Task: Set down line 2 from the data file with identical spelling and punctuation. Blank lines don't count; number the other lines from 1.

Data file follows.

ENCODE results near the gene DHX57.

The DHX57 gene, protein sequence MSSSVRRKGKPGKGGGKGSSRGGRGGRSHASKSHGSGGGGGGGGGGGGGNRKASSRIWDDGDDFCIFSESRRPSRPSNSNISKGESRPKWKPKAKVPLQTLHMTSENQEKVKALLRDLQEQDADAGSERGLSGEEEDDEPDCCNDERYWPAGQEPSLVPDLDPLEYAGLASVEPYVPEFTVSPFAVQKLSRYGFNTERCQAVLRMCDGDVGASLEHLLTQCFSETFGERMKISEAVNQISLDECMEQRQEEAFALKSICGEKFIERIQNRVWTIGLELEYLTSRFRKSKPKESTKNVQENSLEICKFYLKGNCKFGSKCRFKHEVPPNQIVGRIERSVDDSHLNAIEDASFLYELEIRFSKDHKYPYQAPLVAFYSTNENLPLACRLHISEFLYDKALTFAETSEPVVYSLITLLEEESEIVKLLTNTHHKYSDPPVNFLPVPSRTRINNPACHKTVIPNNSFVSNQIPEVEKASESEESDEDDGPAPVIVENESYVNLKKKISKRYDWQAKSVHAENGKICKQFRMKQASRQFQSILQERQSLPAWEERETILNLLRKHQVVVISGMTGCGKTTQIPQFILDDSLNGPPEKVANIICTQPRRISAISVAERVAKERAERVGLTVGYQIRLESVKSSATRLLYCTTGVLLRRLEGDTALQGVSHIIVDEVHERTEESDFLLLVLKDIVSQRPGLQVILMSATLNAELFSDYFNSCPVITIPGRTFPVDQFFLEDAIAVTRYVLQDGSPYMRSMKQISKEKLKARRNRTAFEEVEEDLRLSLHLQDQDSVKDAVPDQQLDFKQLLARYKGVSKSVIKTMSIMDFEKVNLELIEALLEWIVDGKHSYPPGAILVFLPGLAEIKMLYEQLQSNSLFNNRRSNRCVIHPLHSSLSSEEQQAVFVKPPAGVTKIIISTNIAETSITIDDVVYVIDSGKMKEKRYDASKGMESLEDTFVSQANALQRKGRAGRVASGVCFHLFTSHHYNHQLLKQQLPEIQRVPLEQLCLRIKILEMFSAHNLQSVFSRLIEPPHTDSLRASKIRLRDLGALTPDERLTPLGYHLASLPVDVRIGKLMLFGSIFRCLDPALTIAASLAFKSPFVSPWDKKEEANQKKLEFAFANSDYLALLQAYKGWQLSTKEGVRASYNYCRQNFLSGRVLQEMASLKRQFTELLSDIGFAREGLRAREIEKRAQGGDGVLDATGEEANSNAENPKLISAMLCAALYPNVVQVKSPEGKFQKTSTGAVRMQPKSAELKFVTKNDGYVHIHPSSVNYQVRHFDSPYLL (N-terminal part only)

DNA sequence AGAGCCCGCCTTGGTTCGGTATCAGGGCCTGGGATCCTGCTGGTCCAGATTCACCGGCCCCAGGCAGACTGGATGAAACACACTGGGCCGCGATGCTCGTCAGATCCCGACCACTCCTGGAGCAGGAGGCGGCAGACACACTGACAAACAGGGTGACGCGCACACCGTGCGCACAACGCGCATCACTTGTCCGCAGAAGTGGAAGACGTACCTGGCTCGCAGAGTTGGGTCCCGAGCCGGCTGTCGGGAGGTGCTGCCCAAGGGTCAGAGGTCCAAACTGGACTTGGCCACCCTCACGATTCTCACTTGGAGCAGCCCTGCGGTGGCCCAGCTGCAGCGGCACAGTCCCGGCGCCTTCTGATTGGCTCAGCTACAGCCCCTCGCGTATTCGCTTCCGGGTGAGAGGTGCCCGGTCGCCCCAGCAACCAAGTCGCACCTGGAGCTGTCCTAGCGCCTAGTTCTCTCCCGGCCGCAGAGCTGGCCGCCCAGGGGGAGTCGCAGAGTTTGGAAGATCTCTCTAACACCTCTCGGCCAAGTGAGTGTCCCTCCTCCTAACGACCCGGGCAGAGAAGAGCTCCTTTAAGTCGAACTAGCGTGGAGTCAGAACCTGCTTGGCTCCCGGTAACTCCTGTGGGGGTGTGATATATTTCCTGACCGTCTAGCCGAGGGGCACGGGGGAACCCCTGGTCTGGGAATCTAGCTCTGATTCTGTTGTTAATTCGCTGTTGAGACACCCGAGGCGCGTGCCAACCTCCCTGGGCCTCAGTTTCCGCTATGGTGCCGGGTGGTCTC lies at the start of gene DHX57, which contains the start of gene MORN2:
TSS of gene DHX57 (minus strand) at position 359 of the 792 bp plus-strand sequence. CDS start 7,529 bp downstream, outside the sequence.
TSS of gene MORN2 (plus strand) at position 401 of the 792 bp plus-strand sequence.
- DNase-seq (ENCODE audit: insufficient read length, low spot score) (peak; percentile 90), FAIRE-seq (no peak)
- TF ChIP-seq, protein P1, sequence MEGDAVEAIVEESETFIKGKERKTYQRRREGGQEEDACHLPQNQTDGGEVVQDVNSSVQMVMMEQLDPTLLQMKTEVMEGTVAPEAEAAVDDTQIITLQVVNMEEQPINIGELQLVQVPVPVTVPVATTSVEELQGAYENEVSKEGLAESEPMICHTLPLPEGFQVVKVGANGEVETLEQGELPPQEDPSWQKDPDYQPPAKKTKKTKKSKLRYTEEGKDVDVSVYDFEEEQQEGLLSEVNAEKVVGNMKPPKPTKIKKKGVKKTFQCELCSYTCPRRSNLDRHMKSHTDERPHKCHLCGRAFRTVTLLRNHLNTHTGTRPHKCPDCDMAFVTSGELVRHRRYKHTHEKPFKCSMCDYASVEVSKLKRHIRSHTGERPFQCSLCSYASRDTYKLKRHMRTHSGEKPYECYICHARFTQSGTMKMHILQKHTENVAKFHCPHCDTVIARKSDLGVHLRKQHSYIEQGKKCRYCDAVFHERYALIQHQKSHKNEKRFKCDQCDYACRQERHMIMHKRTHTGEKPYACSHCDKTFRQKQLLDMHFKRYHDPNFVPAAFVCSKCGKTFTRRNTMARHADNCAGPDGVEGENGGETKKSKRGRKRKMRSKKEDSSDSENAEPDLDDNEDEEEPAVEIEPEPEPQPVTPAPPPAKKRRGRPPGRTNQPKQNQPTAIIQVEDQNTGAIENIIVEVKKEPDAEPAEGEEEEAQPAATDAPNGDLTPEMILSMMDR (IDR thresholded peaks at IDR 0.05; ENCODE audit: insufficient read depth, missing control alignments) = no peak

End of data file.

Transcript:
The DHX57 gene, protein sequence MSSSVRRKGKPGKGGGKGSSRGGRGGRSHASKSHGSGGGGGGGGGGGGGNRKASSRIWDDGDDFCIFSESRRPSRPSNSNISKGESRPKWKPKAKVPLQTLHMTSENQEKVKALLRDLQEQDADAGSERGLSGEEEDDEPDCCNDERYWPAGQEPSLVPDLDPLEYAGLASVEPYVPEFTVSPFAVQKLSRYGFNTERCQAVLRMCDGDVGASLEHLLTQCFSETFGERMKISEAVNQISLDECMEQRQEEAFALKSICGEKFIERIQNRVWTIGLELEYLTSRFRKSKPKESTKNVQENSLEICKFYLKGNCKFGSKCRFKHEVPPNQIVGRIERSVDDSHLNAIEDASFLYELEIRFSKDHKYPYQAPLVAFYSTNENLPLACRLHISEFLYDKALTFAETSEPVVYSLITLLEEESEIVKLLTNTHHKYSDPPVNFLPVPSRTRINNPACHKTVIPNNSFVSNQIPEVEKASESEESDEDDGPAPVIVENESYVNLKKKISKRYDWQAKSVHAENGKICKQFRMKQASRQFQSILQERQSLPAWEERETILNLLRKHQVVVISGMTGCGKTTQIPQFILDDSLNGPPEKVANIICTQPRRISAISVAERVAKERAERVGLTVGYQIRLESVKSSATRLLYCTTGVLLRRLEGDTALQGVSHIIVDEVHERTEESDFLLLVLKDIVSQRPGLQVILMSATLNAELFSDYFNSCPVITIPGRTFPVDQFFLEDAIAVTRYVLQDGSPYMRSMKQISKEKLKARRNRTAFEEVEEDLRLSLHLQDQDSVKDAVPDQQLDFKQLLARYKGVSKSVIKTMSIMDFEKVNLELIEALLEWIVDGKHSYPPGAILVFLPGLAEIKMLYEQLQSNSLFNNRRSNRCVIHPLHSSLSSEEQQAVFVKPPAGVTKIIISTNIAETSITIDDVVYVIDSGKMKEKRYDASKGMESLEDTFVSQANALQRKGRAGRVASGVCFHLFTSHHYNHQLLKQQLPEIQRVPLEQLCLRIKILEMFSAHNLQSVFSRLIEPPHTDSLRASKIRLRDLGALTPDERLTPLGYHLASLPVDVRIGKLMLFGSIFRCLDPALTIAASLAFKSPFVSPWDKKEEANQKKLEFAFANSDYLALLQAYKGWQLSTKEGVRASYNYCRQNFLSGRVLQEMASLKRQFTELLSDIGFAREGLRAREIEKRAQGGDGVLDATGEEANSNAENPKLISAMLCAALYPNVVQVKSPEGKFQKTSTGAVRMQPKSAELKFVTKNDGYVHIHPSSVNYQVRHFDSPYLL (N-terminal part only)